Five things to know about the Iranian protests

Five things to know about the Iranian protests

Five things to know about the Iranian protests

The deaths reported in in Izeh bring the total number reported killed since Thursday to six, after four protesters were confirmed to have been killed in the western city of Dorud.

More than 400 people have been arrested across the country.

The state TV report said 10 were killed during clashes Sunday night, without elaborating.

"Police had no choice but to confront and shoot at people who broke norms last night and poured into the streets", said Ahmadreza Kazemi, parliamentary representative from Pole Dokhtar, in Lorestan Province, on December 31. Many in Izeh, some 455 kilometers (280 miles) southwest of Tehran, have hunting rifles in their homes.

Israel's Intelligence Minister Yisrael Katz said on Sunday that Iran's "murderous regime", which has repeatedly threatened to wipe Israel off the map, will "disappear", while Israel will "exist forever".

"I do not know whether yesterday's shooting was done by rally participants or the police and this issue is being investigated", Khademi was quoted by ILNA as saying. These protests are nowhere near as large as the ones in 2009, but they are spreading day by day.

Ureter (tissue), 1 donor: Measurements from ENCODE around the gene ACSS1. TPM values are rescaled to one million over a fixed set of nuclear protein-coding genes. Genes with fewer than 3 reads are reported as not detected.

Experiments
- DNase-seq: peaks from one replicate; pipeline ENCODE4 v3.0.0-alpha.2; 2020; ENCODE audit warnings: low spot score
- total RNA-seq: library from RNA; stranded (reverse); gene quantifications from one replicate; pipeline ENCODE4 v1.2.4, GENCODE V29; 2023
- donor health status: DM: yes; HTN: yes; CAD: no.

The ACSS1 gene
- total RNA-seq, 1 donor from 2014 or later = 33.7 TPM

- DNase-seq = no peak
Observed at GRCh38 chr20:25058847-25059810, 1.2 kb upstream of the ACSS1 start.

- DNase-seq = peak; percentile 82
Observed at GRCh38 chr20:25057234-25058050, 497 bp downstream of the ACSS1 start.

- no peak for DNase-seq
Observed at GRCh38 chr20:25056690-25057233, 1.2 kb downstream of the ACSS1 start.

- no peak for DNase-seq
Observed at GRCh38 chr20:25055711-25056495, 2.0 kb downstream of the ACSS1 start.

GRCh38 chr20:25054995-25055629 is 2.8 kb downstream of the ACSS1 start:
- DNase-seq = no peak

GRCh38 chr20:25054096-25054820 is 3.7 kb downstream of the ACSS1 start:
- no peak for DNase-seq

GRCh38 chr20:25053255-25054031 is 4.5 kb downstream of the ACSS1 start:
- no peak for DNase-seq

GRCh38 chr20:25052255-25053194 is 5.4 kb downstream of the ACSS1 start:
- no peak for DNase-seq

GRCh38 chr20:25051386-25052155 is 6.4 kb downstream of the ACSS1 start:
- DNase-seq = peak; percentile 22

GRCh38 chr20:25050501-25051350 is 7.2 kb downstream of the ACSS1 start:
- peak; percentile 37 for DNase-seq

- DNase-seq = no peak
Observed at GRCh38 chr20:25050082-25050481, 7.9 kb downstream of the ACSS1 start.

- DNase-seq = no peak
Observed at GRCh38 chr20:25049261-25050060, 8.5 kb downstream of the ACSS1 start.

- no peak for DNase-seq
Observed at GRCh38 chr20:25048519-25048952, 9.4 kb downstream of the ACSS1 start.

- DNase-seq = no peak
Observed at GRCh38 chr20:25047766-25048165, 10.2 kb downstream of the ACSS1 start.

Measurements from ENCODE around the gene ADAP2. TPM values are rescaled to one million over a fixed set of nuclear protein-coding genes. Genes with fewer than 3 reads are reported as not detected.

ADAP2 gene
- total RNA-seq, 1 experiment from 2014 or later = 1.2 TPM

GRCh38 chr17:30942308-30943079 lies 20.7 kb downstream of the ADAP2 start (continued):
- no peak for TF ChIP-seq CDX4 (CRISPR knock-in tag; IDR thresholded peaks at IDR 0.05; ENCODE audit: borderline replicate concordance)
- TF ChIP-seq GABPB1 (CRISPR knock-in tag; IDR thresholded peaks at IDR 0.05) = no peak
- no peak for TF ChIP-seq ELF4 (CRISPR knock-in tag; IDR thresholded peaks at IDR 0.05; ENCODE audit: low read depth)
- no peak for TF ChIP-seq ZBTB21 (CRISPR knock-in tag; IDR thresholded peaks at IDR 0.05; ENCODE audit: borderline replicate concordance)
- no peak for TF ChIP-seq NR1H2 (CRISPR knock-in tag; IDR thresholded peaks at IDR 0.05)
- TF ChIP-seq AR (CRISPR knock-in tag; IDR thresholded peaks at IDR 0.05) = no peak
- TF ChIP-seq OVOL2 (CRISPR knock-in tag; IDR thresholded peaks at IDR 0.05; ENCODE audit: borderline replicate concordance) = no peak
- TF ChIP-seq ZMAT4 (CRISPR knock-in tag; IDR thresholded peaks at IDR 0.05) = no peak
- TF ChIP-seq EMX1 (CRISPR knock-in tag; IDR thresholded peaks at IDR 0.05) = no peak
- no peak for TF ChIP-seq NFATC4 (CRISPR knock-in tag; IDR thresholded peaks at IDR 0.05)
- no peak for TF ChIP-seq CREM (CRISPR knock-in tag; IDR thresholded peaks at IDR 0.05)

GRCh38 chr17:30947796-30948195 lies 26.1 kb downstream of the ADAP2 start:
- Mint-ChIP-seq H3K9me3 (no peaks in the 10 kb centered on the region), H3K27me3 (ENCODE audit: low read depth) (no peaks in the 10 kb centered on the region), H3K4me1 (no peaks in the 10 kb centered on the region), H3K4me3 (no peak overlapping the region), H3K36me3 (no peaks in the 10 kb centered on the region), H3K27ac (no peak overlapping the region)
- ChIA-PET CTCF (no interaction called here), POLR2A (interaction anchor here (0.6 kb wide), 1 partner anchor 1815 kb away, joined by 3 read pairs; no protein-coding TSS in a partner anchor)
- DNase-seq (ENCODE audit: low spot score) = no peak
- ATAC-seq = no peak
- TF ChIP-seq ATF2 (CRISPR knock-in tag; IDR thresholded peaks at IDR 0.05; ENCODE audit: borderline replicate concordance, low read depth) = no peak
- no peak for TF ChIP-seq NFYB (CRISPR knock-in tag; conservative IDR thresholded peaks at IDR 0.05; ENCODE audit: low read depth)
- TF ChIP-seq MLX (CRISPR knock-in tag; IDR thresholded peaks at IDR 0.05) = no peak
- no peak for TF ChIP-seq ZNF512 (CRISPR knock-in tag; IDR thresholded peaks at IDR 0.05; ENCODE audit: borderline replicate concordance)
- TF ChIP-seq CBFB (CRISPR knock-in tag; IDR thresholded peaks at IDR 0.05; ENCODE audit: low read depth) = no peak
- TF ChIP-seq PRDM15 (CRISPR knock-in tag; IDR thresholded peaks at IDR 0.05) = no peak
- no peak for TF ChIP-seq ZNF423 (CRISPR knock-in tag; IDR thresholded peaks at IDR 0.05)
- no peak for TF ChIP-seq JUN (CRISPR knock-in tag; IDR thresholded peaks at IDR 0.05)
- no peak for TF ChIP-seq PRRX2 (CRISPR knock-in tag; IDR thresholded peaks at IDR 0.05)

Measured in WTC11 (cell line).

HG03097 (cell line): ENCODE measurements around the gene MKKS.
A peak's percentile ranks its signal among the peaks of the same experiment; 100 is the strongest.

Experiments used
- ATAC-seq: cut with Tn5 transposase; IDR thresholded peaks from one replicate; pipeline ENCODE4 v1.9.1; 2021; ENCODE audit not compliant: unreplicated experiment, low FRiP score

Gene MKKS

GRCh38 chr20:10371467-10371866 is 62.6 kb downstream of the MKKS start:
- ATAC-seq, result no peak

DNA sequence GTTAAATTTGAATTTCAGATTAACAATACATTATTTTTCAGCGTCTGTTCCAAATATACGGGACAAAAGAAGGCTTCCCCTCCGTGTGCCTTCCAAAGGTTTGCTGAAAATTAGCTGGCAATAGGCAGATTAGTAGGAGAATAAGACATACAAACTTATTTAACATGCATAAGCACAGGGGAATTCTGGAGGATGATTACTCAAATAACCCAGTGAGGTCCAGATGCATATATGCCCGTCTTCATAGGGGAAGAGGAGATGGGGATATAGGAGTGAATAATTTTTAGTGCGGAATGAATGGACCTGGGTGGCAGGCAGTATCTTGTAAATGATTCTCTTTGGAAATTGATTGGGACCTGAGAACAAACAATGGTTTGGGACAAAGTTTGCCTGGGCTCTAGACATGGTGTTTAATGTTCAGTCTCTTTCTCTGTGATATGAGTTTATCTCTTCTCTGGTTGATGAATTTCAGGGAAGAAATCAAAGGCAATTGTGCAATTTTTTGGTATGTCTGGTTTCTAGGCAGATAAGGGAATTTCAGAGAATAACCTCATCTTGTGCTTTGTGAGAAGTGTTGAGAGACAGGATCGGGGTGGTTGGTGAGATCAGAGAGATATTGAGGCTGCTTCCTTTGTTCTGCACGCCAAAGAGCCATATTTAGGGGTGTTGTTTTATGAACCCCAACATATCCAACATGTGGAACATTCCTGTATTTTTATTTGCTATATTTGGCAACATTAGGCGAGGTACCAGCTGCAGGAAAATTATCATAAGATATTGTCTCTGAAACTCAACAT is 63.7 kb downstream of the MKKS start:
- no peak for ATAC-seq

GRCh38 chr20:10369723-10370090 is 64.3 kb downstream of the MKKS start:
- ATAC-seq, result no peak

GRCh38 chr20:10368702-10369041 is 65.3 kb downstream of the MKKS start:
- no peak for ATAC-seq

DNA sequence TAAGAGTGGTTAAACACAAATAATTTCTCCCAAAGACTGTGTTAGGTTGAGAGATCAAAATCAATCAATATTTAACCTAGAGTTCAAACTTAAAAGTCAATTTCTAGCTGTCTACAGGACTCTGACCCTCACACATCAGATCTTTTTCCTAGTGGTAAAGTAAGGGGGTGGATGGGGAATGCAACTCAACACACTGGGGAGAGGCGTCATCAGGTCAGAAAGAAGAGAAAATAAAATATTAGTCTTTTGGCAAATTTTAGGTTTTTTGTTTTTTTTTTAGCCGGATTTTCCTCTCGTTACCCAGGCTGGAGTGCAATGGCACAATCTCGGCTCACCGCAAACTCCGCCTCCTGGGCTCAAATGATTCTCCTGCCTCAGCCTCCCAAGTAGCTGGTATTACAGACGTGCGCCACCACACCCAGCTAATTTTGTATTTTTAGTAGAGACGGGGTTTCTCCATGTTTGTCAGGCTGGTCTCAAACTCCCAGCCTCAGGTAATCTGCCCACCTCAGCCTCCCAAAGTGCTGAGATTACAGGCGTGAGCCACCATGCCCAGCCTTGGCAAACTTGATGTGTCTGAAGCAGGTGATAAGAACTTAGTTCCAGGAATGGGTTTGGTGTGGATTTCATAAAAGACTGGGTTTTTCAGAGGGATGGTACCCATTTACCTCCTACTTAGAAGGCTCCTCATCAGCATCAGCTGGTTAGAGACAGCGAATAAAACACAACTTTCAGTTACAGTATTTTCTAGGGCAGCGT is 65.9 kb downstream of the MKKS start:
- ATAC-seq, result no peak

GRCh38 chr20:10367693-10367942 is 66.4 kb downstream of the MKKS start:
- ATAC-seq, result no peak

On Twitter, President Trump has sought to portray the unrest as the direct result of "Iranian citizens fed up with regime's corruption & its squandering of the nation's wealth to fund terrorism overseas".

In his first intervention, President Rouhani warned on Sunday that violence would not be tolerated at the protests.

"The government will show no tolerance for those who damage public properties, violate public order and create unrest in the society", he said in remarks on state TV.

Iranian officials maintain that people have the right to stage protests to express their opinions, as long as the rallies comply with the legal conditions. Demonstrators accused former Iranian President Mahmoud Ahmadinejad of stealing the election and blocking genuine democratic movements. If the protests persist, the regime may crack down harder on them, with mass arrests and military lockdowns.

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